Almost $30 million has been committed by the Queensland Government to develop a new suite of education and enforcement tools designed to snuff out the state’s ‘vaping crisis’.
The five-year funding package will include $2 million this year and then $5 million annually, to strengthen enforcement of vaping laws and establish a task force with the Commonwealth. An investment of $500,000 will be made this financial year, followed by $1 million annually to expand the Quitline service and provide more support for people who are trying to quit vaping.
Funding from the package will also go towards co-designing and rolling out a dedicated support program for school-aged children in Queensland with nicotine dependency.
Queensland Health, Mental Health and Ambulance Services Minister Shannon Fentiman said the package was the next strong step to tackle the state’s “vaping crisis”.
“This $28.4 million package will mean stronger enforcement, better education, and more support for people trying to quit vaping,” she said.
“One vape is equivalent to 400 cigarettes. The fact that they are being targeted at children, with bright colours and sweet flavours, is frankly disgusting.
“The Palaszczuk Government will not stand by and let the next generation become addicted to nicotine and vaping, while exposing our health system to further unnecessary burdens.”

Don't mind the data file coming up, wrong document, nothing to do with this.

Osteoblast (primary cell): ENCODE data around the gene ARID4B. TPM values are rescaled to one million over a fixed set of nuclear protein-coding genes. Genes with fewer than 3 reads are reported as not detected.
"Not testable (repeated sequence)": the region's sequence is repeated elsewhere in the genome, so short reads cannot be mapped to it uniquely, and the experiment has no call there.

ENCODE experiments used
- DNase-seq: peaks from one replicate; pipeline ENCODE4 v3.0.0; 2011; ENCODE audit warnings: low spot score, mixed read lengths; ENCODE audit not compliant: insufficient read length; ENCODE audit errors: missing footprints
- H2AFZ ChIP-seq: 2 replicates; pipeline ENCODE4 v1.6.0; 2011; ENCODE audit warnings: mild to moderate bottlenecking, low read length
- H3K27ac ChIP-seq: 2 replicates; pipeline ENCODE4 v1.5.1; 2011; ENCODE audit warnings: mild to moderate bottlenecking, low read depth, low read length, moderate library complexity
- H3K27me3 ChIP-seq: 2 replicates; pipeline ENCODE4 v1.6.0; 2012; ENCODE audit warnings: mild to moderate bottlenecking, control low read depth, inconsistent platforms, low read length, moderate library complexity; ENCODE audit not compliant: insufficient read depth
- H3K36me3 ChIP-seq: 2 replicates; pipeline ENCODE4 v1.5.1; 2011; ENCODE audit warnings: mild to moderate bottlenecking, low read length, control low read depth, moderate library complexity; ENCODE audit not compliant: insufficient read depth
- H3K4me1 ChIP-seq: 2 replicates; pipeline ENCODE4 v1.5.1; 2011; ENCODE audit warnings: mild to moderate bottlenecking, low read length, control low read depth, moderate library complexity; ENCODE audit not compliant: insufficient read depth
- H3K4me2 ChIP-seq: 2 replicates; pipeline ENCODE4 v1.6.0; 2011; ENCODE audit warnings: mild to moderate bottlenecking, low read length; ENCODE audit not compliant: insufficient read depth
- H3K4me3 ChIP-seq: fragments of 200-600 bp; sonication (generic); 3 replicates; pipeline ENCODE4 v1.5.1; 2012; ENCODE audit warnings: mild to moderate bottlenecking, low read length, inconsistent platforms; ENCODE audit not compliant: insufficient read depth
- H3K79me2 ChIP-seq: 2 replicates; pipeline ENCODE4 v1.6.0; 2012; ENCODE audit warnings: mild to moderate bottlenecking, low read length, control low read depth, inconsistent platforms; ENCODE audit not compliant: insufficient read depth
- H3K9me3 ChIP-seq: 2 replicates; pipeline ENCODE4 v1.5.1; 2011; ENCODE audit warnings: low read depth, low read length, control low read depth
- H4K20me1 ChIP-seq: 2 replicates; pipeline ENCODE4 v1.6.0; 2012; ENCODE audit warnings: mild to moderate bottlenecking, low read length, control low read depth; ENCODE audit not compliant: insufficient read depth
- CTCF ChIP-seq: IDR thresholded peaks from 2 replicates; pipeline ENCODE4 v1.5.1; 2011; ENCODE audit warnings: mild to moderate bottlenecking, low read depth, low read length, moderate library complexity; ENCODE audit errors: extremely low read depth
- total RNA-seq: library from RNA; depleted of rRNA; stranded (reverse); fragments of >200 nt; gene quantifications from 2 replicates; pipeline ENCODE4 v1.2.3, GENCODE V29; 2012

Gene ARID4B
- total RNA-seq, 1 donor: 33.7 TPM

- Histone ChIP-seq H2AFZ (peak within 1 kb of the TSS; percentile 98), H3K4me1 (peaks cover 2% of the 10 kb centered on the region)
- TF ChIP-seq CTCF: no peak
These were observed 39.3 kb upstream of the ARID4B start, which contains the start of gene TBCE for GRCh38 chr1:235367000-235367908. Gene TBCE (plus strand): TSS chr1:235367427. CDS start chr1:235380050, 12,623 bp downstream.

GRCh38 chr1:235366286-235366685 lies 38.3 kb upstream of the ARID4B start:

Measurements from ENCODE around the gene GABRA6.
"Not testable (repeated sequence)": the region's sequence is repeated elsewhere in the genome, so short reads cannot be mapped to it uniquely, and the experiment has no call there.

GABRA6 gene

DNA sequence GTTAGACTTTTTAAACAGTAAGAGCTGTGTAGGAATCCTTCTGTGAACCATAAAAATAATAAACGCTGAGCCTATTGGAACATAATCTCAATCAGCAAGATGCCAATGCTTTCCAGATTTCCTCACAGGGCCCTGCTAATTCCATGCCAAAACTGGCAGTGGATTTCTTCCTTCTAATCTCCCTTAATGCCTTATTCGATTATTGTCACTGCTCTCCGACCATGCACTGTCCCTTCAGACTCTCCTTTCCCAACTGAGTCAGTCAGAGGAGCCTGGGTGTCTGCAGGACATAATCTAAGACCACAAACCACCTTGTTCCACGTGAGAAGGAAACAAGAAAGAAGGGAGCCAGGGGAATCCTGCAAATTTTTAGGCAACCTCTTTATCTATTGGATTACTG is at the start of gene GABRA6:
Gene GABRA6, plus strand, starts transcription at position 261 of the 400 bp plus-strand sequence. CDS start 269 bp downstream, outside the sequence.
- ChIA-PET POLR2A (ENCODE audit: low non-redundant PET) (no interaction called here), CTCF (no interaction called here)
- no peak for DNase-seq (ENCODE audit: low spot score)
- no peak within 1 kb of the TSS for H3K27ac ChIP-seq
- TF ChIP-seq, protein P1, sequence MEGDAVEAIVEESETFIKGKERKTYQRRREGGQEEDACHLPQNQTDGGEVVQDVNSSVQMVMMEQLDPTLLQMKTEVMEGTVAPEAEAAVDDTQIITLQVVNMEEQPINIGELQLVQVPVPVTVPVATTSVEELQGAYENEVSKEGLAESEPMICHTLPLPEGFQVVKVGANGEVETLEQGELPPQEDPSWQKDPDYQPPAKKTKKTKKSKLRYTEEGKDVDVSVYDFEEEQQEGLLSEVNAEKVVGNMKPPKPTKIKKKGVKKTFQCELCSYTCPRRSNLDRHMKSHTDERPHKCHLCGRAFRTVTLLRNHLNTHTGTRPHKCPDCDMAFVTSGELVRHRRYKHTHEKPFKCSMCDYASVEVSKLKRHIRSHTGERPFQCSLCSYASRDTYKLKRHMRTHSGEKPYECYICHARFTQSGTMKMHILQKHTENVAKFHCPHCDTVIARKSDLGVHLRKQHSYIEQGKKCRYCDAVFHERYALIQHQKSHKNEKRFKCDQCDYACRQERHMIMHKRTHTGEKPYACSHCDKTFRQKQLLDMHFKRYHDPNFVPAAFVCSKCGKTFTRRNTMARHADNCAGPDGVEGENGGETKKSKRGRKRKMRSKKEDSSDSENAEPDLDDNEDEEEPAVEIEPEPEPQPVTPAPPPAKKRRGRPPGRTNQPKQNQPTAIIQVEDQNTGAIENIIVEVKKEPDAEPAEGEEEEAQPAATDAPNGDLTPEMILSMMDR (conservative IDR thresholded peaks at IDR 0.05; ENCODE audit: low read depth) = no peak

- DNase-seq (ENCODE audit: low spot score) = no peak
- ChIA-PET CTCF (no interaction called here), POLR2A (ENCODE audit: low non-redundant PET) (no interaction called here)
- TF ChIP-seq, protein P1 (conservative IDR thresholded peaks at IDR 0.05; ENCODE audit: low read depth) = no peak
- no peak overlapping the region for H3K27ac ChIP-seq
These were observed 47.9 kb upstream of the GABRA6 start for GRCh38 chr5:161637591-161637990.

The funding package was announced as part of the Queensland Government’s response to a parliamentary inquiry into reducing vaping, which handed down its report in August.
The government accepted all of the report’s 14 recommendations, including targeting the illegal importation of vapes and providing greater education for young people.
Other measures have included the rollout of the youth-focused ‘There’s Nothing Sweet About Vapes’ campaign and banning vaping in and around schools.
“We’re also increasing our efforts to educate students of its dangers,” Queensland Education Minister Grace Grace said.
“This includes investing $5 million to give all Queensland schools access to the innovative alcohol and drug education program the Blurred Minds Academy.
“It’s cutting-edge online learning platforms like this that empower students and teachers with the relevant resources to stand up against vaping and other drugs.”
Stronger laws targeting illicit tobacco and vaping products also passed in May and a series of coordinated raids have been carried out. Since the laws passed, at least 170,000 illegal vapes with a street value of $5.1 million have been seized.
“There is always more work to do, but we know we are on the right path to a healthier Queensland,” Queensland Premier Annastacia Palaszczuk said.
People requiring support to quit vaping or smoking can call Quitline on 13 78 48.